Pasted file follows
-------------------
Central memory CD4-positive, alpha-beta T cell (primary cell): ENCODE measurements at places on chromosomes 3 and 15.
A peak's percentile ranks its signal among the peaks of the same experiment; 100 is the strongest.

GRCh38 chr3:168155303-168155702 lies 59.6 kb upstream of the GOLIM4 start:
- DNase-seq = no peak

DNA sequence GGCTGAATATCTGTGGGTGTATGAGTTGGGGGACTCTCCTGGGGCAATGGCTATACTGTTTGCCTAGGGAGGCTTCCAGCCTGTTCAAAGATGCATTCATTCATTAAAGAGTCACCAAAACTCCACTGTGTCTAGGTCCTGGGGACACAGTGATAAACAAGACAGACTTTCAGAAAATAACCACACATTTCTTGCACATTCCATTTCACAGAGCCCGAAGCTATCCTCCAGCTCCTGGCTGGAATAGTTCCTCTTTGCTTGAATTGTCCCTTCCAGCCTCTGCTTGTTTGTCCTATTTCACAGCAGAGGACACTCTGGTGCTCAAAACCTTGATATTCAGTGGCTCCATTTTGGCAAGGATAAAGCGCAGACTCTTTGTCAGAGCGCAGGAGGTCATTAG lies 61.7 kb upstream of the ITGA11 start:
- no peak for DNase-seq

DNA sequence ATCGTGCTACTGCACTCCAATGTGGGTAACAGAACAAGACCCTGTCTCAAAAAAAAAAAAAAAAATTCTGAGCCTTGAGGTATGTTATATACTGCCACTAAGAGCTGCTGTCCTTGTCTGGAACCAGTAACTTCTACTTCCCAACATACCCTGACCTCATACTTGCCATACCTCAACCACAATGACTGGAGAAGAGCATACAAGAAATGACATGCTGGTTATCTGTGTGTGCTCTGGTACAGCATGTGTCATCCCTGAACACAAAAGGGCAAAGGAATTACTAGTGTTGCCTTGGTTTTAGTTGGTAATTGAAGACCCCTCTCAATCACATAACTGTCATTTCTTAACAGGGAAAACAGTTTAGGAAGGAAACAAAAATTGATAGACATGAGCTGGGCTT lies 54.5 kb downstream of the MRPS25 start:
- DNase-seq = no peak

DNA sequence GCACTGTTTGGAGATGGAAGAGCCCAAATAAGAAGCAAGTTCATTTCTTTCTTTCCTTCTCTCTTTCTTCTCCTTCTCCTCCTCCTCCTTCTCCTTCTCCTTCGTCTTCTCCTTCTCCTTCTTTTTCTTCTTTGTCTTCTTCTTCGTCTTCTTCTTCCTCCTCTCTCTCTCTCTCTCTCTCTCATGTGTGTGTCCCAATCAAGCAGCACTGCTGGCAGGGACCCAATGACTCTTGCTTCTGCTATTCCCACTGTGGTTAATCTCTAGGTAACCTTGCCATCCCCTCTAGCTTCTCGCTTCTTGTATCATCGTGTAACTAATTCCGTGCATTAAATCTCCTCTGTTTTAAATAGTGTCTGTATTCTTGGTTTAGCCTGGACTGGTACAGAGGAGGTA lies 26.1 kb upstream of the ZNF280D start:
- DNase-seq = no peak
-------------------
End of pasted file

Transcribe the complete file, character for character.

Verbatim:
Central memory CD4-positive, alpha-beta T cell (primary cell): ENCODE measurements at places on chromosomes 3 and 15.
A peak's percentile ranks its signal among the peaks of the same experiment; 100 is the strongest.

GRCh38 chr3:168155303-168155702 lies 59.6 kb upstream of the GOLIM4 start:
- DNase-seq = no peak

DNA sequence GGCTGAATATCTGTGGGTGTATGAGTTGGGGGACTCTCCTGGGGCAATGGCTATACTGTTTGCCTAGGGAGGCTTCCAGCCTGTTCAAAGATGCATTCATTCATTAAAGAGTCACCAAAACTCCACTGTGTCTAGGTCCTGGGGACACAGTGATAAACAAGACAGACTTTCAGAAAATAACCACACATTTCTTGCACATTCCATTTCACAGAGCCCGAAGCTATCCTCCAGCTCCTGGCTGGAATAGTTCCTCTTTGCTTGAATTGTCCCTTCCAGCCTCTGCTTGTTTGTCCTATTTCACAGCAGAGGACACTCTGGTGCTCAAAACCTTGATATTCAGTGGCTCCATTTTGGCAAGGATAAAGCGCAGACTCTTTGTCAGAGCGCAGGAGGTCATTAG lies 61.7 kb upstream of the ITGA11 start:
- no peak for DNase-seq

DNA sequence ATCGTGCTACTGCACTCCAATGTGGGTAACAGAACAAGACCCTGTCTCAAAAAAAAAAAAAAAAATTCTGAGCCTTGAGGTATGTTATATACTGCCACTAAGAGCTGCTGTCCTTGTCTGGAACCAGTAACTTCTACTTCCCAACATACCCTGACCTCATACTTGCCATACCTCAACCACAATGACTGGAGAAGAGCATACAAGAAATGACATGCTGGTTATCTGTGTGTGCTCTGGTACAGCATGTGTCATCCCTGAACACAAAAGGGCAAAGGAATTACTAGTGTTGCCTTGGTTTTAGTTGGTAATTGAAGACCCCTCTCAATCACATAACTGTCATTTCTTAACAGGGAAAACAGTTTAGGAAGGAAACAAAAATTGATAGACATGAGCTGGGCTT lies 54.5 kb downstream of the MRPS25 start:
- DNase-seq = no peak

DNA sequence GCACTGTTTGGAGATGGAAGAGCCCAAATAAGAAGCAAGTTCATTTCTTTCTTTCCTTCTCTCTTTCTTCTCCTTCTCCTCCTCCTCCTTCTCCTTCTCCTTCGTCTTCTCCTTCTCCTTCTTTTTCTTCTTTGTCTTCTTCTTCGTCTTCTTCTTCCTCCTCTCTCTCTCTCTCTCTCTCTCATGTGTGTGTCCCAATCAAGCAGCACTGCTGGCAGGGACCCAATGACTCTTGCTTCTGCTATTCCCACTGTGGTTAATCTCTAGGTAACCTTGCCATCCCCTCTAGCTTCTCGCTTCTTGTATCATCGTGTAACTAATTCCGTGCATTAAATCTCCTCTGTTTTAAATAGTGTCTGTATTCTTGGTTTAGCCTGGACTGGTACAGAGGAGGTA lies 26.1 kb upstream of the ZNF280D start:
- DNase-seq = no peak